It sounds like you just need to continue to cook the meat. Be patient and keep testing the texture by pulling the meat apart with two forks as shown in the video. Keep us posted! Cheers!
Pork shoulder steaks are the same as the cut of meat used in the recipe. The only difference is that ours is a whole shoulder roast. Turn and cook the steaks until they are fork tender. Depending on how many steaks you have the amount of liquid and the cooking time will vary. Cheers!
I made this as my practice session for the Combination Cooking lesson last night. It was a HUGE success with the family. The pork was flawlessly cooked and the sauce...the sauce....I could eat it straight on pasta!
I modified it to cook on a grill with a dutch oven. My dutch oven was slightly too big, but thanks to the lesson, I knew how to adjust for that without watering down the sauce. (http://www.nibblemethis.com/2011/02/milk-braised-pork.html)
Thanks for another fabulous lesson and recipe, Rouxbe Team!
I am going to cook this and chicken parmigiana for my nephews wedding reception for 75 people, I have cooked both dishes several times with great results. With the chicken I know I can make lots of extra sauce (just incase). But the pork I am worried it will not make enough sauce, could I maybe cook the pork in stock, and then make a sauce by emulsifying it with cream? Or would it be better to cook as recipe and add more cream and milk at the end stage after pork is taken out? I will be making all dishes day before so any advice would be great, thanks for the great lessons, my cooking skills have greatly improved.
The amount of sauce that this dish makes is quite a lot. Rather than reducing it at the end to thicken it, you could thicken it with a slurry instead. Just make sure to add it bit by bit and let the sauce come up to a simmer each time before adding more so you don't over-thicken the sauce. Enjoy the wedding! Cheers!
Indeed you could throw in potatoes just know that they would need to go in later (see the Stewing Lesson for more details about adding vegetables to this kind of stuff). Also, because this sauce can sometimes split the potatoes may not look as sexy. If needed you could always remove them from the pot roast once everything is done and then finish the sauce as per the recipe. Cheers!
I've been making this about two times a month now. It's still a big hit in this house, even when I forget to add the garlic and rosemary. This recipe is literally idiot proof, I should know.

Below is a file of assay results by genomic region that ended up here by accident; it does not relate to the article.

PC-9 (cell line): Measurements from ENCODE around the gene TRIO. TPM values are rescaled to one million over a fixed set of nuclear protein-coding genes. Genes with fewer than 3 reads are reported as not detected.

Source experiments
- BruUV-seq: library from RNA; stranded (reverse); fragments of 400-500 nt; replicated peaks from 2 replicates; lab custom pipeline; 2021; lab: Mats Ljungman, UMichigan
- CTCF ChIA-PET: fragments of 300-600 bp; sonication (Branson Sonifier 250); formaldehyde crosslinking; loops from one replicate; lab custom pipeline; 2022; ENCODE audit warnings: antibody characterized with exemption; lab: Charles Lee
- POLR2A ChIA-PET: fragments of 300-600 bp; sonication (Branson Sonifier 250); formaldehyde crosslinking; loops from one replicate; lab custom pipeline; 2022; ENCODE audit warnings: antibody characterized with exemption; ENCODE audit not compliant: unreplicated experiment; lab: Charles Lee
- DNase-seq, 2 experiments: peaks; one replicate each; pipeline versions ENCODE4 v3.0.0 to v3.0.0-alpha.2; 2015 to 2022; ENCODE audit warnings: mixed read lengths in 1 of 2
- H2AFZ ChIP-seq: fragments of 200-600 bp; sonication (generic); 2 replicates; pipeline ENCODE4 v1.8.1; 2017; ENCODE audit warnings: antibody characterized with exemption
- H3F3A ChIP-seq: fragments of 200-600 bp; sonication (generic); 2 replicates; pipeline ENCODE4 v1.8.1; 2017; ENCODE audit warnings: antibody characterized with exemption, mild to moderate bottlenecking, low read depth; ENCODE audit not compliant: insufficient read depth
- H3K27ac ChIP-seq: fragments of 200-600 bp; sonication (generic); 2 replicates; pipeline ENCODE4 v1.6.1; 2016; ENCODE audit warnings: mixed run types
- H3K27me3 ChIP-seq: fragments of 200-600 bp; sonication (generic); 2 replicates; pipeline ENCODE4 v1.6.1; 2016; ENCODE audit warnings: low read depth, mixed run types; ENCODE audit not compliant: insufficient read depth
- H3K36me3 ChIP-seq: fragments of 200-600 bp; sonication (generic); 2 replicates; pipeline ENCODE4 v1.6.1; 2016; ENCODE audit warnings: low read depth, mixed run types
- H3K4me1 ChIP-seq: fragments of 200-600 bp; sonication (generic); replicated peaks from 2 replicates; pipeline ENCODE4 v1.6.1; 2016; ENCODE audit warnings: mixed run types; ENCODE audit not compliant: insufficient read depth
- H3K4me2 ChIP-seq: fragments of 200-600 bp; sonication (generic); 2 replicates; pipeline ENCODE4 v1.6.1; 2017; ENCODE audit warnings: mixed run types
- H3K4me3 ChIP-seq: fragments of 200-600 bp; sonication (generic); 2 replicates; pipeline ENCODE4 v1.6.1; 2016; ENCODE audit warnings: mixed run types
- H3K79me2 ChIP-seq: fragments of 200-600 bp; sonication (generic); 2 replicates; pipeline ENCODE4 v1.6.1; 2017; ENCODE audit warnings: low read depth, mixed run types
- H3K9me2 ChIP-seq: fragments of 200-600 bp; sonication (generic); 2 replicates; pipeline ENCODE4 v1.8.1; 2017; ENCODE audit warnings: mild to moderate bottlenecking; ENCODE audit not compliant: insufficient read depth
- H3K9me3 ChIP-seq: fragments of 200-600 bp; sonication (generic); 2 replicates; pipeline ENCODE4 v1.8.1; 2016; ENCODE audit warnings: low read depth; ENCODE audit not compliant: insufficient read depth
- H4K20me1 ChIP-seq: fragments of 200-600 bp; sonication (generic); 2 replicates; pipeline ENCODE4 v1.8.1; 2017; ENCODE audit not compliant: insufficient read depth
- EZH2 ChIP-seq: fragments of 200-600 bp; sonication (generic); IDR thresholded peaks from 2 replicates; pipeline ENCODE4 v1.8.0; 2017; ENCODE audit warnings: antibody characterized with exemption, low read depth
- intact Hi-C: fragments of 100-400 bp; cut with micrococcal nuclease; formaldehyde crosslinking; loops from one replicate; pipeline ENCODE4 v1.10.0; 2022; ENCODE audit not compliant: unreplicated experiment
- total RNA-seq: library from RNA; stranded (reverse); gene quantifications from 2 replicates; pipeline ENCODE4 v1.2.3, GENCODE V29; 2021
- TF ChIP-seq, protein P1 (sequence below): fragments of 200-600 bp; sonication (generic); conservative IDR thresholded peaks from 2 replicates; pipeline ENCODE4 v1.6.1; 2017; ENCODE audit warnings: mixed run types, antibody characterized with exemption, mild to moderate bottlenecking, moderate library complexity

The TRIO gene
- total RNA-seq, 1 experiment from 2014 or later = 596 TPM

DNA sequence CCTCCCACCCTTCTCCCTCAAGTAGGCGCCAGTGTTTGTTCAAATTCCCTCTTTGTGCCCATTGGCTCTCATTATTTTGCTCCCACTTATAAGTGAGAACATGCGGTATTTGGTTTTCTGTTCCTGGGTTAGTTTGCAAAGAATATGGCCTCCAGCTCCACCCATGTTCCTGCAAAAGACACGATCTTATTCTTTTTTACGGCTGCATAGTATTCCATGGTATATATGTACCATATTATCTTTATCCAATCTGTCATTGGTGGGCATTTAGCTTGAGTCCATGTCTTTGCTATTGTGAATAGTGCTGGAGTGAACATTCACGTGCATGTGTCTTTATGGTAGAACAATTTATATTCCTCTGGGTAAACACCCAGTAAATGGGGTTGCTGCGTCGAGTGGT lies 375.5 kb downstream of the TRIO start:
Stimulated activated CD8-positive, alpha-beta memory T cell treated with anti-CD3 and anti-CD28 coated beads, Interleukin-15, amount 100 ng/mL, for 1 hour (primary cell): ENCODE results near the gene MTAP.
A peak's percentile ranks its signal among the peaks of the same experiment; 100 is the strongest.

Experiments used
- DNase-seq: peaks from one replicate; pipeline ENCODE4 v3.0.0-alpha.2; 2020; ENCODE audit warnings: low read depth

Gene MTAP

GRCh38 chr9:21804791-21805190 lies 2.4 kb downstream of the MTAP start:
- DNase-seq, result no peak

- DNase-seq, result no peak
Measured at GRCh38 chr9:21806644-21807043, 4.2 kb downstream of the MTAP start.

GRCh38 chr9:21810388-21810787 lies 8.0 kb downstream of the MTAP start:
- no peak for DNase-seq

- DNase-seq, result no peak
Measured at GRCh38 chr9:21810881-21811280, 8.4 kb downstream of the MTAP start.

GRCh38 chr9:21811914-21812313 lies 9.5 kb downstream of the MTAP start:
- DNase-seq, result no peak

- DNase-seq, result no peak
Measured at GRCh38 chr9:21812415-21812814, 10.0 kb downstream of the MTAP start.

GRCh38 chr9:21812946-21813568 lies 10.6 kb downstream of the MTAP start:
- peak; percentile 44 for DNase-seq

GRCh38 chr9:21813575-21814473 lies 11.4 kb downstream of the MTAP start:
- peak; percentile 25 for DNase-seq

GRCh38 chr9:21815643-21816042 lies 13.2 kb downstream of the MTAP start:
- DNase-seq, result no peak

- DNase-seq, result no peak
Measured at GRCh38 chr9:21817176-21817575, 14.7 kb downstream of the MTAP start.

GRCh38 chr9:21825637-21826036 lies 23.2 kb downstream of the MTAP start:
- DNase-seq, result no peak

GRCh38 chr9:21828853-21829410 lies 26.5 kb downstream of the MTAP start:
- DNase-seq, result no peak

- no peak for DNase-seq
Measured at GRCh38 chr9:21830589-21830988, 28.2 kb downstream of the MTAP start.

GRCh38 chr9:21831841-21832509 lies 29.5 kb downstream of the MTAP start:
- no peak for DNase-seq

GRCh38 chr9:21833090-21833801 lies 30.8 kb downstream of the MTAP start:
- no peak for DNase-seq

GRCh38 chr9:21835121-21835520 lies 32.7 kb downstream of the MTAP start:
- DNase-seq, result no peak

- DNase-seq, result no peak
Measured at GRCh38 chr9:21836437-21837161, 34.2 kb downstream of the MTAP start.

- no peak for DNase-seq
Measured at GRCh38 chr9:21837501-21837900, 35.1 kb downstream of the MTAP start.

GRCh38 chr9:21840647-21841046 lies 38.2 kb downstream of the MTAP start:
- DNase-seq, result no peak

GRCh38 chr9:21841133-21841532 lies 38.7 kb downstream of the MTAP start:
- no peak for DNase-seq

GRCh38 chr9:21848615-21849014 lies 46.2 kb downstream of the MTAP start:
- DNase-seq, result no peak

I'm trying to get away from processed fats. So today instead of throwing away the huge chunk of fat I had to cut off the roast, I fried it up and put the drippings in the frig. I also used it to sear the roast. Nice.
Lately I've been using cream and no milk. It's really good.
Thanks for this recipe. It's the best thing for guests as you know you can't screw it up and can cook a day in advance. You gotta love that. I know i do.
My favorite aspect of Rouxbe is that I'm learning processes and techniques that can be applied to all my cooking instead of being a slave to a recipe. That said, I am wondering why the pot in the video was placed on a tray in the oven. The pot had handles that could have been used to grab it, so I'm wondering if there is a specific reason the tray was used (even out the heat?) or if it just was an idiosyncratic choice on the part of the cook and not a necessary step.
I made the recipe and after the pork was done cooking I noticed there was some amount of fat floating on top. I reduced the sauce and then used a fat separator, but it looked like the gentle boil to reduce the sauce had emulsified some of the fat into the sauce. My question is whether this was a good thing (since I know fat can carry flavor) or whether I should have used the fat separator prior to the gentle boil to reduce the sauce?
Always remove fat first. I always take two days to make this. I put the whole thing from oven to the frig overnight, next day I remove the fat, much easier that way.
If it still tastes good, don't sweat it. Just remove the fat first next time.
Try making it over two days like I do. IT IS AMAZING!!
A fat separator is not required for this cream sauce. Once reduced and blended, the fat does emulsify into the sauce. If this were a stock-based sauce (not a cream sauce that contains fat), it is better to skim off the fat so the sauce isn't greasy. You can remove some of it but part of the mouth-feel and richness in cream sauces is due to the yummy fat. Cheers!